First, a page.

Remade?: No. Peter Morgan’s next project The Audience will focus on the different relationships the Queen has had with her various PMs during her long reign.

Basis in reality?: Clearly based on reality. Although Blair and Brown have both denied any deal (namely that Blair agree in advance to stand down in favour of Brown after an agreed time lapse) was ever made.

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A Very British Coup

Year: 1988

The plot: Former Sheffield steelworker Harry Perkins (Ray McAnally) has been elected Labour Prime Minister in a landslide. The Establishment (the Civil Service, media, MI5 as well as the CIA) do not like this one bit and soon conspire together in the hope of triggering Perkins’ downfall.

The series: Based on the novel by onetime Labour MP Chris Mullin and discussed more thoroughly in my recent blog entry. The excellent McNally tragically died soon after playing Perkins.

Remade?: In the UK as The Secret State starring Gabriel Byrne. Author Chris Mullin enjoyed a brief cameo as a vicar but the plot – which centred on the aftermath of the disappearance of a Prime Minister as his plane flew over the Atlantic – was very different.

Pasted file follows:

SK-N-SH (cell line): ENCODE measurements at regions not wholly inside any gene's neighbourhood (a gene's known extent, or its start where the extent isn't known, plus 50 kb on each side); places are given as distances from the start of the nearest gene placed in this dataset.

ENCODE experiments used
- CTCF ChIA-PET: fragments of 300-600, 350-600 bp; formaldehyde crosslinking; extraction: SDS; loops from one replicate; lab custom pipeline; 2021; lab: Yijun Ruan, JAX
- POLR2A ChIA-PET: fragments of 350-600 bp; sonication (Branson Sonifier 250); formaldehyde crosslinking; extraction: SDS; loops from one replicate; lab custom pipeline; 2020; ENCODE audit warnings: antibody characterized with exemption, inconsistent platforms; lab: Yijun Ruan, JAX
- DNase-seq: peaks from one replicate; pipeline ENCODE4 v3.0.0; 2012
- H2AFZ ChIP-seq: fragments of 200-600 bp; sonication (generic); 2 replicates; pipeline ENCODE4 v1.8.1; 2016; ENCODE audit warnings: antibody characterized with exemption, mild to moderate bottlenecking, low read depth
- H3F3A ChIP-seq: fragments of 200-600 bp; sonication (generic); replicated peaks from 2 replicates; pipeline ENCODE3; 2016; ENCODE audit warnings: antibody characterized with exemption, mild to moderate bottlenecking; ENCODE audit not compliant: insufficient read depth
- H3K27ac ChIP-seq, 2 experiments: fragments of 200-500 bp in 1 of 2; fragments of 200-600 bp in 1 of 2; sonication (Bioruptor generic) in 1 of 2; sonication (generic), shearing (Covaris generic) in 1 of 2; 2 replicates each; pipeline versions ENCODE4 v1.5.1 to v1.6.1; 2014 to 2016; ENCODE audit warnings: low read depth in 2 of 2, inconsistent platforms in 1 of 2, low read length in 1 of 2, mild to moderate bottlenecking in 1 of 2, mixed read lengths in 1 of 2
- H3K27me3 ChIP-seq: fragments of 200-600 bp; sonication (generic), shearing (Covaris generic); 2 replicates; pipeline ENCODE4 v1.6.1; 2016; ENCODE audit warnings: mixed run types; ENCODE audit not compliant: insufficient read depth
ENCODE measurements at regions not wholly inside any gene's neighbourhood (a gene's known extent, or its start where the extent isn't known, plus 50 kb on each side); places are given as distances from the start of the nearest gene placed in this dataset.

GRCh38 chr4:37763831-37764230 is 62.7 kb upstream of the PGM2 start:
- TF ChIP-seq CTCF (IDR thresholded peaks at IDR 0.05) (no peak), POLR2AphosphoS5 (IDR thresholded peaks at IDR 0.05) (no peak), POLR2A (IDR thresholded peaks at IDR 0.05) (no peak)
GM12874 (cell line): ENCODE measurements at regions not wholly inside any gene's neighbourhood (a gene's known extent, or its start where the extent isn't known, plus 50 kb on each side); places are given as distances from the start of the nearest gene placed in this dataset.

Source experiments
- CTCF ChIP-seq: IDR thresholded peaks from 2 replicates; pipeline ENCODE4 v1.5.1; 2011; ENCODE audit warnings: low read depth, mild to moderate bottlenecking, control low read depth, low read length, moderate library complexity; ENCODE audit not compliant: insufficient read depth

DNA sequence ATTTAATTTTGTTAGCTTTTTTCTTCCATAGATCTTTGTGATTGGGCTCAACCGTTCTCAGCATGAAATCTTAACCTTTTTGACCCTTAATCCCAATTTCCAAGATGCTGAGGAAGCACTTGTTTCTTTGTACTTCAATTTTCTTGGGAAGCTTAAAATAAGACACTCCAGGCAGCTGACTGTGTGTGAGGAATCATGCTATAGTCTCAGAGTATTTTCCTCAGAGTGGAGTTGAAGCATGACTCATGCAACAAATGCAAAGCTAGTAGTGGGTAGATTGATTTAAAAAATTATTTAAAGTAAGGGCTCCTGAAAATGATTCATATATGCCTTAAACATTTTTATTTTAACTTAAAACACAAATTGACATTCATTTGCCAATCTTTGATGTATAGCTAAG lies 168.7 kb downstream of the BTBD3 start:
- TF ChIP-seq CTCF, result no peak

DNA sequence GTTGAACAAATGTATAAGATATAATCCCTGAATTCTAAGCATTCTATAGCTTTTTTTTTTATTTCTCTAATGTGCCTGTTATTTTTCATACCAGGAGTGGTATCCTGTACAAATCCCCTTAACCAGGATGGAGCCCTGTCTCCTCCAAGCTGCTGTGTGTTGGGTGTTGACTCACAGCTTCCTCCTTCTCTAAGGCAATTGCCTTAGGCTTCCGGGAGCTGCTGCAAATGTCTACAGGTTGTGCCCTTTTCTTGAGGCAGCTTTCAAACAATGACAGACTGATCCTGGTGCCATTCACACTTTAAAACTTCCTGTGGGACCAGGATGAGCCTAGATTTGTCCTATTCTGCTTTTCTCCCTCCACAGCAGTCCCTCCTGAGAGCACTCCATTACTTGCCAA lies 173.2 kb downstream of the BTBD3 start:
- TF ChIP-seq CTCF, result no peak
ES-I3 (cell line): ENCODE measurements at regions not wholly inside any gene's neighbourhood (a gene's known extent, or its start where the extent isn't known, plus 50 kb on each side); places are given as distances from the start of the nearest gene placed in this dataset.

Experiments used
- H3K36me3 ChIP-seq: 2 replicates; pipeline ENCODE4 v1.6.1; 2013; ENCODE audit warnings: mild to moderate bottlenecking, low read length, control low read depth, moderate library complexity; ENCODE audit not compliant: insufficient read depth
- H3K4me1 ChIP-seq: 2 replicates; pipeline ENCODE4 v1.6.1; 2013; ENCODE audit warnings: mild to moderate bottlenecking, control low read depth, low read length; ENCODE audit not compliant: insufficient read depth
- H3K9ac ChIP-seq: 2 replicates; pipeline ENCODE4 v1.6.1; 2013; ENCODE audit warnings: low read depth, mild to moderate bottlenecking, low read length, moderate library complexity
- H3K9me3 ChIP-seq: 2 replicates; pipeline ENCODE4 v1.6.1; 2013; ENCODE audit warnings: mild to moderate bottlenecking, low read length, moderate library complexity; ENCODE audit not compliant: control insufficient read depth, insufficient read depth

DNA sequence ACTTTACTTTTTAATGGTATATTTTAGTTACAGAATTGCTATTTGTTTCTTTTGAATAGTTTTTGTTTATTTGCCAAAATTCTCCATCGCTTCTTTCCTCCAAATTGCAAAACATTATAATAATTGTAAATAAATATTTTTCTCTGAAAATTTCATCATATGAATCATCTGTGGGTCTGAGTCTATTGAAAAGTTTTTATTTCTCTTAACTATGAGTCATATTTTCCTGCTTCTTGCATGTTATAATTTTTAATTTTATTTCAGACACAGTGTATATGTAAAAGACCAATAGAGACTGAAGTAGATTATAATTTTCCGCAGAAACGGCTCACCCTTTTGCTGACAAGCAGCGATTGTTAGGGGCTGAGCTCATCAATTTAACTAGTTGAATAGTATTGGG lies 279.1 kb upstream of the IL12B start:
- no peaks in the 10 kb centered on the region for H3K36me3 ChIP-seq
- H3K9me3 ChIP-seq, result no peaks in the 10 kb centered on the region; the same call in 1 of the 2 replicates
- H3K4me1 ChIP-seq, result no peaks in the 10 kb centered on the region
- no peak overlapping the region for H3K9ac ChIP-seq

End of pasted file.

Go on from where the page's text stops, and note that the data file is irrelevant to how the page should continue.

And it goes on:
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GBH

Year: 1991

The plot: Charismatic Trotskyite Labour politician Michael Murray (Robert Lindsay) has taken over the council of a northern city and soon calls for a “Day of Action”. This soon turns into a very personal battle with local schoolteacher Jim Nelson (Michael Palin) who resists. But Murray has more than a few skeletons in his closet, notably a traumatic childhood incident and various figures on the Right are soon seeking to frame him for a series of racial attacks.

The series: Alan Bleasdale’s series initially portrayed Murray as a clear villain, then a figure of fun (a sequence in which a twitchy, over-stressed Murray attempts to acquire condoms is hilarious) before ultimately becoming a very sympathetic and somewhat tragic figure. Julie Walters, who played Lindsay’s wife in their next Alan Bleasdale drama Jake’s Progress, here plays his elderly Irish mother. In reality, Walters is slightly younger than Lindsay.